International School History - International Baccalaureate - MYP History

MYP4 Last update - 06 June 2018  
Unit 4 - Lesson 3 - Causes of the French Revolution.
Image result for the three estates in pre-revolutionary france cartoon  
This is the first lesson on the most important event in modern history, the French Revolution. It is one of the few events that is studied in history lessons all around the world. To some extent, you already know why it is going to happen. The old feudal order, the 'ancien regime' of powerful great landowners (aristocracy), had slowly been decaying in the face of Protestant individualism and international merchant capitalism. The political form of feudalism, the absolute monarch, had been replaced or weakened in the economically advanced countries of Britain and the Netherlands. Even where 'enlightened' absolute monarchs still ruled, their enlightened reforms throughout the 18th century, often weakened the institution of absolutism itself.

And then, there were the radical new ideas. Beginning with the Scientific Revolution, the application of reason resulted in rapid developments in our understanding of the natural world. When this same rational approach was applied to the science of society and politics, the works of Locke, Voltaire and Rousseau condemned the idea of the 'divine right of kings' to the dustbin of history. If kings remained in power, it was not because it was rational for them to do so, but because they were willing to reject reason itself. Those, like Voltaire, who had seen alternatives to absolutism up close were full of praise for constitutionalism.

'The way the English run their country is excellent. This is not normally the case with a monarchy, but because there is a parliament, English people have rights. They are free to go where they wish; they can read what they like. They have the right to be tried properly by law and all individuals are free to follow the religion of their choice.' - Voltaire, Lettres Anglaises, written in about 1750

The Seven Years' War was, in many ways, the last of the wars of religion. The Protestant nations of Britain and Prussia defeated the largely Catholic forces led by France. The economic consequences of French defeat and her subsequent successful, though expensive, support of the American revolutionaries, almost bankrupted the French state. But above all, it was the example of the American revolt, an ordinary people overthrowing a 'tyrannical monarchy', that was was most important about 1776. The Marquis de Lafayette the young French noble who went to fight with the Americans against the British at the age of 19,  'returned home to his native land full of ideas about liberty and republics.' As Joseph Weber, a relative of Mane Antoinette wrote 'He and others like him, believed in the night of people to throw out any government that was unfair. Little did he know what would happen as a result of this.' The radical ideas of Tom Paine's Common Sense and Jefferson's Declaration of Independence, 'We hold these truths to be self-evident, that all men are created equal', provided a rational but revolutionary basis for the legitimating the power of the state. Democracy was to be the future.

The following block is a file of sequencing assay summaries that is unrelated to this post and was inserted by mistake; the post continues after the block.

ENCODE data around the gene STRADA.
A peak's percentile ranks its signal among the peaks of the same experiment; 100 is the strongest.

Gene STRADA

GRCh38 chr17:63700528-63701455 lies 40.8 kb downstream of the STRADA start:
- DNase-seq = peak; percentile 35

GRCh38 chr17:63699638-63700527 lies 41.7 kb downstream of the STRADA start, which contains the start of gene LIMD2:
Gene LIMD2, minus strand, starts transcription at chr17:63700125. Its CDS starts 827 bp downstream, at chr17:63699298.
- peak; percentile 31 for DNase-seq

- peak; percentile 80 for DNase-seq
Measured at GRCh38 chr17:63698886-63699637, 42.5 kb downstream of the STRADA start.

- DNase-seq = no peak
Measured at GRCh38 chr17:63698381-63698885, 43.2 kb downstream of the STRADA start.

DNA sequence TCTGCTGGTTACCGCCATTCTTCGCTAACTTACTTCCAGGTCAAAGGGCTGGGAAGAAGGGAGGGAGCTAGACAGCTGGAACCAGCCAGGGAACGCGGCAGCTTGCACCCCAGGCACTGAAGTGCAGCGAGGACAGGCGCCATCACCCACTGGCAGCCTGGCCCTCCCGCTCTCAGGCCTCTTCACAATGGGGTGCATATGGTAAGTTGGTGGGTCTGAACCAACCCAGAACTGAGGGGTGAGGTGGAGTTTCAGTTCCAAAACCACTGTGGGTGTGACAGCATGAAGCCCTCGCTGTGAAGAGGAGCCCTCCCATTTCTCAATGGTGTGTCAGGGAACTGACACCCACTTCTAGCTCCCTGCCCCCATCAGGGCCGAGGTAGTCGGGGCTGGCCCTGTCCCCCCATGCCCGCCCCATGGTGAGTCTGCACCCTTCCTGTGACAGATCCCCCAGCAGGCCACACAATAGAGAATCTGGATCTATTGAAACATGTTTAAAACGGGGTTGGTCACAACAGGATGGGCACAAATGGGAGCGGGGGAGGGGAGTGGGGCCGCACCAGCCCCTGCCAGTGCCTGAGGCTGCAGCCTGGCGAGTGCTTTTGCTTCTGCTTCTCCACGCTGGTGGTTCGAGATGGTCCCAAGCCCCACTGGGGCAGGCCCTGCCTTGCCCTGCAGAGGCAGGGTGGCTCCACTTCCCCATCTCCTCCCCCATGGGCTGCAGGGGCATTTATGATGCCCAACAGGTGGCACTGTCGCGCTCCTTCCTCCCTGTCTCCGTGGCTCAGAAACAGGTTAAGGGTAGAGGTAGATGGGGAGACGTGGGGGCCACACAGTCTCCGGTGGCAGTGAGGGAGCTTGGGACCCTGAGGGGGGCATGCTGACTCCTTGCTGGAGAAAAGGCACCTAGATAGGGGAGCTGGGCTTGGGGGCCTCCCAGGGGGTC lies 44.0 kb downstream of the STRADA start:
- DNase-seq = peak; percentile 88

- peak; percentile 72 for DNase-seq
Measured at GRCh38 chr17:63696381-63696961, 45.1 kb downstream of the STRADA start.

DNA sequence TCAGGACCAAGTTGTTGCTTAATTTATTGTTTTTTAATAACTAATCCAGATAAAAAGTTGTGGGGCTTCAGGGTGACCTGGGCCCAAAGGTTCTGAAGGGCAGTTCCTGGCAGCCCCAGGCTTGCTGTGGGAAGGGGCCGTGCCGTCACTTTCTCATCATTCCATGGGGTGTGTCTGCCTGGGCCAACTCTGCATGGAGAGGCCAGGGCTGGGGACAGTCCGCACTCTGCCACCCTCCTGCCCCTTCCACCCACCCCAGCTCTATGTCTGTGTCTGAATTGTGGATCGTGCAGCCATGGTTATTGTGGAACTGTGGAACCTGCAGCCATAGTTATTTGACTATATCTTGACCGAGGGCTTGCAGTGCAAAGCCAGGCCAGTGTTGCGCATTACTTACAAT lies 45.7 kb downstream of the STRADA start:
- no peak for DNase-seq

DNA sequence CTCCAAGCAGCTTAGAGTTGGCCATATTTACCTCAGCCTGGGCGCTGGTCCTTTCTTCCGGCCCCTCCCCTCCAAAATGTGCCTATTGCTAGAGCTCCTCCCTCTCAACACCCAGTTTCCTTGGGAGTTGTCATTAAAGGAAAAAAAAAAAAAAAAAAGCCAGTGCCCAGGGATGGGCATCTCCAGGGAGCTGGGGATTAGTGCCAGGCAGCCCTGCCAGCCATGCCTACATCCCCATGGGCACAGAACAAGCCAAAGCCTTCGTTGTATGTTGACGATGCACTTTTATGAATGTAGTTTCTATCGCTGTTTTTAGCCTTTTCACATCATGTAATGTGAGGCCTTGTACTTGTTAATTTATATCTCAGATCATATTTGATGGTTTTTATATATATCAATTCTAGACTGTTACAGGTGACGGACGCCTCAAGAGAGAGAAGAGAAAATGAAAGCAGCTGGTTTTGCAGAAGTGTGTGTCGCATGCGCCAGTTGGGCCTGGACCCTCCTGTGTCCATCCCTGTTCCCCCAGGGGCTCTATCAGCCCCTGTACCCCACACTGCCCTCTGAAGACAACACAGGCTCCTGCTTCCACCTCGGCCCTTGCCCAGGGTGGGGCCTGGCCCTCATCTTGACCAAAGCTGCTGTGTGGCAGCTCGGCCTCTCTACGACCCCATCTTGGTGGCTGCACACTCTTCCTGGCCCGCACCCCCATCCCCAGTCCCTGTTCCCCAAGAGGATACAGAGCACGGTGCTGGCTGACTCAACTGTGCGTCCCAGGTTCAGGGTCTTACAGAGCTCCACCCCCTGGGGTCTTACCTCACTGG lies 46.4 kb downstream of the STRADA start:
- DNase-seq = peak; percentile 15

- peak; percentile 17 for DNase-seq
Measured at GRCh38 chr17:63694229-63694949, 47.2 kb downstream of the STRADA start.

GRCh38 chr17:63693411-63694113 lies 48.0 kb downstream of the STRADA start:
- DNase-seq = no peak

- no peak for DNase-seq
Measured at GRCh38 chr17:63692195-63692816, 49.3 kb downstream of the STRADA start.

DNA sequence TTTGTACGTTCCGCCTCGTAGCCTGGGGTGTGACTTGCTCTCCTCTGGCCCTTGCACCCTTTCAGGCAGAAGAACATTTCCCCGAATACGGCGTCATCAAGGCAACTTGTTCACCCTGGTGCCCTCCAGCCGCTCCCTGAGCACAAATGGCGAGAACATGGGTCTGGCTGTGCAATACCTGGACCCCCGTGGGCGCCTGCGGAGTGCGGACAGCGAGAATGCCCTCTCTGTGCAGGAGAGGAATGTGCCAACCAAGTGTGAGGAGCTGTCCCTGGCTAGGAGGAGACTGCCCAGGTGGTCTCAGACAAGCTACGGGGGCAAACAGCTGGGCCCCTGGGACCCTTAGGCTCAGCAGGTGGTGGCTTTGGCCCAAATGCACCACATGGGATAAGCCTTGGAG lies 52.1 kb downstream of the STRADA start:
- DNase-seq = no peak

Jean-Jacques Rousseau's portrait

'Even the best king will do what he likes, if he feels like it. There is one reason why a republic will always be better than a monarchy. If the people have power, they will appoint men of talent and experience to the highest post. Ministers appointed simply by a nod from the King are often a disgrace to their position.'

Rousseau, 'Kings and Republics', about 1760

Long-term causes of the French Revolution

As in our lesson on the causes of the Reformation, (Unit 2 - Lesson 6) Understanding causes is central to what history is about. Historians like to link different events together that share something in common. For example, as we saw in Unit 1, historians use categories like political, economic, social and cultural (PESC) to explain clearly why things happen. Another way of organizing causes (and consequences) is to divide them into long-term and short-term. Long-term causes take place a long-time before the event and are not an obvious, direct cause of the event. They often provide the context in which the event is more likely to happen. Short-term causes happen immediately before the event and are obviously and directly linked to the event. In explaining the causes of French Revolution, we are going to combine a short-term/long-term analysis with PESC.

First a reminder about teleology.  We studied the Black Death because it was important in explaining why feudalism began to collapse. We studied the Seven Years' War because it helps explain the American Revolution. But as I said last time, to give importance and meaning to events simply because they cause something afterwards is to be overly teleological. These events are important in their own right. But, if we are to fully understand what came later, we can only do so in the light of what came before.


From ancient Greek philosophy. To define the quality of something in terms of what it has the potential to become. Aristotle claimed that an acorn's telos is to become a fully grown oak tree, yet in reality very few acorns do.